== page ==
Citizen Editorials

Perspectives on Repealing the Death Penalty from Around NH

 

BY Barbara Keshen

January 28, 2016 SeacoastOnline 

B Keshen & Arnie CropSeveral years ago, on a hot July night, a little girl named Elizabeth Knapp was raped and murdered in Contoocook, N.H.

The mother’s live-in boyfriend, Richard Buchanan, became the prime suspect and was charged with first-degree murder. This quickly became a highly publicized case and the N.H. attorney general was being pressured in the press, and by members of the legislature to upgrade the charge to capital murder and seek the death penalty. As a public defender, I was assigned to represent Mr. Buchanan.

The evidence against Buchanan seemed overwhelming. This little girl was raped and murdered just feet away from her mother’s bedroom. She was sleeping virtually inches away from her sister in a very small cluttered apartment. It seemed impossible that a stranger could have entered the home and not wakened anyone. There were no signs of forced entry. And to make matters worse, after over seven hours of intense police interrogation, Elizabeth’s mother told the police that she witnessed Buchanan rape and strangle Elizabeth.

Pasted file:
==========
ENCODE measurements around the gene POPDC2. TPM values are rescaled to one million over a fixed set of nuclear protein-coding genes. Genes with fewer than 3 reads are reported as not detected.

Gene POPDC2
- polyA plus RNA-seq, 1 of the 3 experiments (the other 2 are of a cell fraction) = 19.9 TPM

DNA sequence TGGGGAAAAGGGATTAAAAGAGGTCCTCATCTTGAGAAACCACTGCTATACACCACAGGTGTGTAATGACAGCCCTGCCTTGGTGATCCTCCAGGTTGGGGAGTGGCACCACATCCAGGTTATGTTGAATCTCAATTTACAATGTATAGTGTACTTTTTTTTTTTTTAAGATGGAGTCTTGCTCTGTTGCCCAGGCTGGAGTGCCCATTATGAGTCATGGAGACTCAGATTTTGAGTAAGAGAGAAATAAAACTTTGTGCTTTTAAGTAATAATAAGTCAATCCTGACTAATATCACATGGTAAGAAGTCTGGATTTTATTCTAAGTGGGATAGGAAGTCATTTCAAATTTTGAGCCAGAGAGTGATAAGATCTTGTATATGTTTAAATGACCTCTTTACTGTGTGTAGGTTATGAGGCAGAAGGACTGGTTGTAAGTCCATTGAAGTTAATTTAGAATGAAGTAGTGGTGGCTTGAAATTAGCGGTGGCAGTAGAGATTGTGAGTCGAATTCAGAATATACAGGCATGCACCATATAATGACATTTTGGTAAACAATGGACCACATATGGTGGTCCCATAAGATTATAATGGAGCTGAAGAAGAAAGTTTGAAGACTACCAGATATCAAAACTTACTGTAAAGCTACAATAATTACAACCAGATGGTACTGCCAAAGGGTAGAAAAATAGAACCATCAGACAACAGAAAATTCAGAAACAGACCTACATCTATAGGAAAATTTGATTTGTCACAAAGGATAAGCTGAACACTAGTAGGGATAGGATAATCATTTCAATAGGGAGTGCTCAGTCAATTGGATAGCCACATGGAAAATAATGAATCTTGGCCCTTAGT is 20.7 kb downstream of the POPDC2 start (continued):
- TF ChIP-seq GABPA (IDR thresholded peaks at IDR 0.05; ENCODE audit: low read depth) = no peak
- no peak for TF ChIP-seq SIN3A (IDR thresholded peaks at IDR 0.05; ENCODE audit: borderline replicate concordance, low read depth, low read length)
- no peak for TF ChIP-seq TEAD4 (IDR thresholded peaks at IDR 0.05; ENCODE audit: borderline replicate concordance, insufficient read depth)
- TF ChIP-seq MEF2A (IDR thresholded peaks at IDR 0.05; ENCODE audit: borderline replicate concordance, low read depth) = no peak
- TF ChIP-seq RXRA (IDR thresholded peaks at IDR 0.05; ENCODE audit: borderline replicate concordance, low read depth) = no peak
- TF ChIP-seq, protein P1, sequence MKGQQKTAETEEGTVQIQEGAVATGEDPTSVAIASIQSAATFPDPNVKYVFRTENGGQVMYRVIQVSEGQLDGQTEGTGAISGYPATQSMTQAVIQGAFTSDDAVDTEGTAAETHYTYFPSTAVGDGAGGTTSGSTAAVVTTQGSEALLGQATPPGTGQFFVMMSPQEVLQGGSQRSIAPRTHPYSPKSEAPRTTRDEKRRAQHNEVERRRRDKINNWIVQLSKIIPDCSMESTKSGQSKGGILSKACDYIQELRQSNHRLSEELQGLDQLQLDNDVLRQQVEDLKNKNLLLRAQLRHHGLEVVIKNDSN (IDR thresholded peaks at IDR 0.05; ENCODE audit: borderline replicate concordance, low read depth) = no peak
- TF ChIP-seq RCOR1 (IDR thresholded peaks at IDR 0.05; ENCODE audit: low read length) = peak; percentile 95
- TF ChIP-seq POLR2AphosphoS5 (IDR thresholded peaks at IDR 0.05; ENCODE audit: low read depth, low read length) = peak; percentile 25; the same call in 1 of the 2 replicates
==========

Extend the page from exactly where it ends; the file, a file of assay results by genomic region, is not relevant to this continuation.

Even I assumed my client was guilty.

However, Richard Buchanan was innocent. The real person who raped and murdered Elizabeth had not worn a condom, and the true killer’s semen was collected from Elizabeth’s body. DNA tests proved that Buchanan was not the assailant and the charges against him were dropped.

Many people believe that innocent people can’t be wrongfully convicted in New Hampshire. It may happen in other places, but not here. But my personal experience tells me that New Hampshire is not immune to human errors, mistakes and snap judgments and that an innocent person could be convicted and executed here for a crime they did not commit.

Richard Buchanan was eventually freed, but I don’t take much comfort in that. In Buchanan’s case, he was lucky that the real assailant had not used a condom. If he had used a condom, there would have been no DNA evidence to exonerate Mr. Buchanan. The jury would have been rightly outraged by the brutality of this little girl being raped and strangled in her own bed and would have likely sentenced this innocent man to death.

I have been a trial lawyer in N.H. for over 30 years, 14 of which I served as a public defender and prosecutor in the New Hampshire Attorney General’s office. During those years I saw my share of mistakes: Incomplete investigations, false confessions, incorrect eyewitness testimony, lab technicians using outdated equipment, and attorneys who misunderstand or mischaracterize evidence. Any of these can lead to unfair results. Well-meaning, educated people, all wanting to do the right thing – and still mistakes get made.